Cypriot construction firm allegedly failed to pay wages of thousands of employees in Saudi Arabia and Oman
J&P Overseas has reportedly failed to pay over 6,000 workers in Saudi Arabia and Oman several months' worth of salaries, after being liquidated. J&P Overseas has also allegedly failed to renew its employees' work permits, leaving them unable to travel abroad and vulnerable to being detained by the local authorities. Some workers claim to suffer from life-threatening illnesses, but cannot seek treatment due to expired health insurance.
Business & Human Rights Resource Centre invited J&P Group to provide a response to these allegations, it did not respond.
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Author: Telangana Today
Telangana NRI workers, who had been stranded for over a year and a half in Saudi Arabia, finally left for home on Monday... hundreds of Indian workers... were employed with construction giant J&P... the firm defaulted wages and removed some from their jobs... 39 left for Hyderabad on Monday... The [Indian] embassy, in collaboration with the local Labour Ministry, is providing food and healthcare to the stranded for some time now... [and] has been pursuing the repatriation of workers with Saudi authorities for over a year. Then Minister of State for External Affairs VK Singh also visited Riyadh to address their case... The Telangana government was notified of the arrival of the workers at Hyderabad airport, and the NRI wing is set to provide them cash assistance.
Author: India Today
39 workers from Telangana... have returned... thanks to the efforts of the Centre and the Telangana government... these daily wage labourers went to the Gulf nation last year to work in a construction company... [The company] had allegedly not been paying salaries to them for the past six months and they were made to live in "terrible" condition, without proper food. The labourers wrote to Telangana Rashtra Samithi (TRS) working president K T Rama Rao, over Twitter, seeking his intervention... Rama Rao requested the Indian Embassy at Riyadh to help... [and] requested Telangana Chief Secretary SK Joshi to come up with a proper solution... The Indian Embassy arranged for temporary exit visas and also flight tickets for the stranded workers.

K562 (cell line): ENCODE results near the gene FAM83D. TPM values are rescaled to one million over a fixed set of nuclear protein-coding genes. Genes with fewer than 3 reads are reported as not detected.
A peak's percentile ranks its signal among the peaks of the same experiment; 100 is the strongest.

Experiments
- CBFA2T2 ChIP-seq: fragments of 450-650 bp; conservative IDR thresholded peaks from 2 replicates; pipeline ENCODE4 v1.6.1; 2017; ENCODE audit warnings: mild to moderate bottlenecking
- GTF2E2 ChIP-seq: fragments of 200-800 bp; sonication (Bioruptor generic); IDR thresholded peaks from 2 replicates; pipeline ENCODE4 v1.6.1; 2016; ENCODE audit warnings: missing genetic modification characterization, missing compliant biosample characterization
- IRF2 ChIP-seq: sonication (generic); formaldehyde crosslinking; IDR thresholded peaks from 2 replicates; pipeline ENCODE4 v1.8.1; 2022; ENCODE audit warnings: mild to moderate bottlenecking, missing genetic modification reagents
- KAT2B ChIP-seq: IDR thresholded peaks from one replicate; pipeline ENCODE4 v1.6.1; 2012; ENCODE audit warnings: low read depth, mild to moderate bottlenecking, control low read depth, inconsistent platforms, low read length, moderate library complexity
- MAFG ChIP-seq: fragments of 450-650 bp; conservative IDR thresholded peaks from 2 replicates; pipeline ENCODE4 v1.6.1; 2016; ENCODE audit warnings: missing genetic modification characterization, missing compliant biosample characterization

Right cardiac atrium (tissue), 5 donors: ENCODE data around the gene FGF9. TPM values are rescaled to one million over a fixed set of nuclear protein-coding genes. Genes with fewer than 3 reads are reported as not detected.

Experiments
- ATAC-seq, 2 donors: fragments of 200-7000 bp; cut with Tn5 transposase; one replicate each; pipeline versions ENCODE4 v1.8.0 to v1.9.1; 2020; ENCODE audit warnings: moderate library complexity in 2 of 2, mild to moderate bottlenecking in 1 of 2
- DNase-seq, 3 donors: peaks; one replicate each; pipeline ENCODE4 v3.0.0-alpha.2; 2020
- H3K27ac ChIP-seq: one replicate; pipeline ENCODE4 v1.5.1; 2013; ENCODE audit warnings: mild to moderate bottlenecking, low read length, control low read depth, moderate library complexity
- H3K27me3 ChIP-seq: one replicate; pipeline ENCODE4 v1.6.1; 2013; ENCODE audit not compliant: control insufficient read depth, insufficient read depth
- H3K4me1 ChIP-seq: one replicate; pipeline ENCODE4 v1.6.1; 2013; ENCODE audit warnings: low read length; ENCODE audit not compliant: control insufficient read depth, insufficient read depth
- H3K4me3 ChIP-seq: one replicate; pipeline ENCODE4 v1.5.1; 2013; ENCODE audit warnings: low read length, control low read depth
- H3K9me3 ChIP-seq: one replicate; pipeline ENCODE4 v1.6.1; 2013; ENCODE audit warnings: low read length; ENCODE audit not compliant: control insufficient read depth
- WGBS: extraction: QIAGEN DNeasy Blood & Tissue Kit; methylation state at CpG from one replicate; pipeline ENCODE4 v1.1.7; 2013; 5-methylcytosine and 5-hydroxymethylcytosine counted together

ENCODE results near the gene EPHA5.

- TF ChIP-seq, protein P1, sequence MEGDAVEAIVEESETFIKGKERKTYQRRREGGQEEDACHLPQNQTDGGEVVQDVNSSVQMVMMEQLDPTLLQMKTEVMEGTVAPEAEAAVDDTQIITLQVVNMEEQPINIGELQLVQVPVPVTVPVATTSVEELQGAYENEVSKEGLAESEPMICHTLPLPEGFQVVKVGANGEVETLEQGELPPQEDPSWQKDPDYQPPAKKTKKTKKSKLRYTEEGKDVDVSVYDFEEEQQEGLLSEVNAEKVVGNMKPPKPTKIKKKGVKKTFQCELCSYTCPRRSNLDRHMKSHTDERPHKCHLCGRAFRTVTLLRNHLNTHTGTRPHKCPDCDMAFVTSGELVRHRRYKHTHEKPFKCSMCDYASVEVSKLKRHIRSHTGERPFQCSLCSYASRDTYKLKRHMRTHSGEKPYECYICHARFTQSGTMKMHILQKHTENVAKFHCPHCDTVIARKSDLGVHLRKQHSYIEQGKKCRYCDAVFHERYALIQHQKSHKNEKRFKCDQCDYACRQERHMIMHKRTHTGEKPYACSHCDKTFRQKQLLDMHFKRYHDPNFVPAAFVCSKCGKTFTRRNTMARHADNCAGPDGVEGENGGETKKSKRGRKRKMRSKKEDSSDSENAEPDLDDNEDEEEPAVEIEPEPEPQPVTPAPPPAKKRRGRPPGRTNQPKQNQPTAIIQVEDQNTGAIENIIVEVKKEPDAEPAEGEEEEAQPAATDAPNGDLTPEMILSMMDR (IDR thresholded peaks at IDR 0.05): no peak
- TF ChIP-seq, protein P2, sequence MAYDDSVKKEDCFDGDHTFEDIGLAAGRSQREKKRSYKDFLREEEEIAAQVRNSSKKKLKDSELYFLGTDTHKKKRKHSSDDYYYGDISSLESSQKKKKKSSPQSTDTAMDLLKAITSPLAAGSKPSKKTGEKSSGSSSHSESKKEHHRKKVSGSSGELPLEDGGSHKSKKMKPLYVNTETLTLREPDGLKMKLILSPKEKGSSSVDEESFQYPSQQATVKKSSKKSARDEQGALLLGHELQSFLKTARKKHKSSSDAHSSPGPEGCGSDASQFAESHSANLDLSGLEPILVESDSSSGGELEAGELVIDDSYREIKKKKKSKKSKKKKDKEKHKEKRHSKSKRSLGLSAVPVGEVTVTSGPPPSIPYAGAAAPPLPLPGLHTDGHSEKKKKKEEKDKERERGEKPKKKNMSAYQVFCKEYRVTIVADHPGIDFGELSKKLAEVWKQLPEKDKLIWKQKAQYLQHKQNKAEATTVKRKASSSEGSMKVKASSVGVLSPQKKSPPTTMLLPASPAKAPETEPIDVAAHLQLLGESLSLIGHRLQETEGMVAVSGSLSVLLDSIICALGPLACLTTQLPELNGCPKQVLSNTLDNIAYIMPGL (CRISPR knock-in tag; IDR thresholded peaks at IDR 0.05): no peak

- Related stories: Cypriot construction firm allegedly failed to pay wages of thousands of employees in Saudi Arabia and Oman
- This is a non response from the following companies: J&P Group
Author: Evie Andreou, Cyprus Mail
Around 5,000 third-country nationals employed by construction giant J&P Overseas in projects in Saudi Arabia said they are now living in camps like prisoners as their work permits have expired and they are unable to move freely in the country. In another letter to the shareholders of the company that is now in liquidation, workers from Sri Lanka, India, Bangladesh, Pakistan, the Philippines, Vietnam, Nepal and Egypt, said they have yet to see any action from the Joannou and Paraskevaides families, “with regard to our grievances.” The employees had sent another letter earlier in the month... They said they haven’t been paid for six months and they are owed approximately 125 to 150 million Saudi riyals (approximately €35m)... Their health insurance policy has also expired... and they are unable to get any health treatment or medicines from the hospitals. “Some of our colleagues are ailing with life-threatening health issues,” they said, adding that they are unable to travel as their work permit is expired and have no money to buy travel tickets. The company’s local management is unable to provide air ticket and other expenses...
Author: George Psyllides, Cyprus Mail
J&P Overseas workers in Oman have appealed to the owners for their salaries, saying people could not pay for emergency medical procedures and others risked losing their homes because they were unable to pay their mortgages. In a letter sent earlier this month, workers at the construction company’s Oman branch said they have not been paid for three months and appealed to the Joannou and Paraskevaides families to put their differences aside and resolve the matter. “There are no words that can describe the scale of this human crisis suffered by the people who worked hard for the name of the company and have stood by and continue to stand by its side,” the letter said. An Indian man “is desperate” because he cannot pay for his wife to give birth, they said, while a second Indian national was begging for $500 to pay for his mother’s emergency surgery... The Oman branch employs 1,360 people whom also faced additional problems because the money the company paid for their food was meant to run out on Wednesday. The same went for the money that paid for the fuel to run the generators that provided power to the workers’ quarters and the site’s offices...